[Go back to The Ruined Man Who Became Rich Again Through a Dream]
There were in the palace of the Khalif El Mutawekkil ala Allah four thousand concubines, whereof two thousand were Greeks [and other foreigners] and other two thousand native Arabians and Abyssinians; and Obeid ibn Tahir had given him two hundred white girls and a like number of Abyssinian and native girls. Among these latter was a girl of Bassora, Mehboubeh by name, who was of surpassing beauty and elegance and voluptuous grace. Moreover, she played upon the lute and was skilled in singing and making verses and wrote excellent well; so that El Mutawekkil fell passionately in love with her and could not endure from her a single hour. When she saw this, she presumed upon his favour to use him haughtily and capriciously, so that he waxed exceeding wroth with her and forsook her, forbidding the people of the palace to speak with her.
On this wise she abode some days, but the Khalif still inclined to her; and he arose one morning and said to his courtiers, 'I dreamt, last night, that I was reconciled to Mehboubeh.' 'Would God this might be on wake!' answered they. As they were talking, in came one of the Khalif's maidservants and whispered him that they had heard a noise of singing and luting in Mehboubeh's chamber and knew not what this meant. So he rose and entering the harem, went straight to Mehboubeh's apartment, where he heard her playing wonder-sweetly upon the lute and singing the following verses:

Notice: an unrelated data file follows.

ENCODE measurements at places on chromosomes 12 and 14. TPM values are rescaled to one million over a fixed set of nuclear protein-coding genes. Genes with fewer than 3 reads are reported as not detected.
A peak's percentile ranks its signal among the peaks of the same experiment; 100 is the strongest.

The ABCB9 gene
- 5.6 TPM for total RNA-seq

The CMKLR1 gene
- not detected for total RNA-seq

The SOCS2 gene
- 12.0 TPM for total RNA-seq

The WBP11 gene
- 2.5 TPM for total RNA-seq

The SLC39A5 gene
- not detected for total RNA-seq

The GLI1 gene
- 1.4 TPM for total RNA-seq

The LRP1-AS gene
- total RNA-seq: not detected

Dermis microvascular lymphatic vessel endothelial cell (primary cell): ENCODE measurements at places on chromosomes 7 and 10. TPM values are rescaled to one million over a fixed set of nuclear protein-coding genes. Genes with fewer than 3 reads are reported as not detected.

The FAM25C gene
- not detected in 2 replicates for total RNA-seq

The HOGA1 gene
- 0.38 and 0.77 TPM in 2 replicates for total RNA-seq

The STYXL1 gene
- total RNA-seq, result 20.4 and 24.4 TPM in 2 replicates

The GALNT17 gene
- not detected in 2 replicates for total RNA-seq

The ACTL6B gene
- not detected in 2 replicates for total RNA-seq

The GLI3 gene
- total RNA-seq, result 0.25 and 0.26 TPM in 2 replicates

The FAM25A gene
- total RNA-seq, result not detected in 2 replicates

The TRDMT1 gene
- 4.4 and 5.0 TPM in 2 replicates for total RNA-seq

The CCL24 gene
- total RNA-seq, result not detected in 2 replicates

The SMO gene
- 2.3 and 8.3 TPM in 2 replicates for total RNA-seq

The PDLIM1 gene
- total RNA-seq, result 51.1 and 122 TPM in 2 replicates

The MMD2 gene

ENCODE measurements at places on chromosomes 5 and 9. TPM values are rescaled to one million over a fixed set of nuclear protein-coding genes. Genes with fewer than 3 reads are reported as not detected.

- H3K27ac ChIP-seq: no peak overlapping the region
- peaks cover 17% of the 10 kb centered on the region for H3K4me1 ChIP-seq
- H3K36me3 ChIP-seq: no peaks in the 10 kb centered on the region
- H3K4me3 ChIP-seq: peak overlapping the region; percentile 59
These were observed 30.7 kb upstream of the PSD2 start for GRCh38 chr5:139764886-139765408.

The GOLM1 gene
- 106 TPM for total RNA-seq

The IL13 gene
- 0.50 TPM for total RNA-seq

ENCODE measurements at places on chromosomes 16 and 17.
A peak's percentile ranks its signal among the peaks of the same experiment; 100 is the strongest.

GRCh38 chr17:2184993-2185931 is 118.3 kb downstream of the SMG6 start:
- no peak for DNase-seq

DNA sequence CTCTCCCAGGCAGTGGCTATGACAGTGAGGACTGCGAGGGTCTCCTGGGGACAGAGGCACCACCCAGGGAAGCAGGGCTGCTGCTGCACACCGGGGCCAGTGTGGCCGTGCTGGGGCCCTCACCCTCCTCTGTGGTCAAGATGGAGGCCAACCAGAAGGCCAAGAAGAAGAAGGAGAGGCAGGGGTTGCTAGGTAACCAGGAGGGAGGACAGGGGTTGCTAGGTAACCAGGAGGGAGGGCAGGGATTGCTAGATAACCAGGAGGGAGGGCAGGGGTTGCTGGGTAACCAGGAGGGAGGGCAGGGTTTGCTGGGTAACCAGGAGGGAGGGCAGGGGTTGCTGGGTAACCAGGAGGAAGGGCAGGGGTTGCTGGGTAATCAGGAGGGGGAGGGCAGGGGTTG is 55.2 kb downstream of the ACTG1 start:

I wander through the halls, but not a soul I see, To whom I may complain or who will speak with me. It is as though I'd wrought so grievous an offence, No penitence avails myself therefrom to free. Will no one plead my cause with a king, who came to me In sleep and took me back to favour and to gree; But with the break of day to rigour did revert And cast me off from him and far away did flee?
When the Khalif heard these verses, he marvelled at the strange coincidence of their dreams and entered the chamber. As soon as she was ware of him, she hastened to throw herself at his feet, and kissing them, said, 'By Allah, O my lord, this is what I dreamt last night; and when I awoke, I made the verses thou hast heard.' ''By Allah,' replied El Mutawekkil, 'I also dreamt the like!' Then they embraced and made friends and he abode with her seven days and nights.
Now she had written upon her cheek, in musk, the Khalif's name, which was Jaafer: and when he saw this, he made the following verses:
One wrote on her cheek, with musk, a name, yea, Jaafer to wit: My soul be her ransom who wrote on her cheek what I see on it! If her fingers, indeed, have traced a single line on her cheek, I trow, in my heart of hearts full many a line she hath writ O thou, whom Jaafer alone of men possesses, may God Grant Jaafer to drink his fill of the wine of thy beauty and wit!
When El Mutawekkil died, all his women forgot him save Mehboubeh, who ceased not to mourn for him, till she died and was buried by his side, the mercy of God be on them both!
[Go to Werdan the Butcher's Adventure with the Lady and the Bear]
Payne, John (1842-1916). The Book of the Thousand Nights and One Night. London. 1901. Gutenberg Vol. I. Gutenberg Vol. II. Gutenberg Vol. III. Gutenberg Vol. IV. Please consult the Gutenberg edition for footnotes; the footnotes have not been included in this web version. Wollamshram Vol. V. Wollamshram Vol. VI. Wollamshram Vol. VII. Wollamshram Vol. VIII. Wollamshram Vol. IX. Please consult the Wollamshram edition for footnotes; the footnotes have not been included in this web version.
1001 Nights Hypertext. Laura Gibbs, Ph.D. This website is licensed under a Creative Commons License. The texts presented here are in the public domain. Thanks to Gene Perry for his excellent help in preparing the texts for the web. Page last updated: January 1, 2005 10:46 PM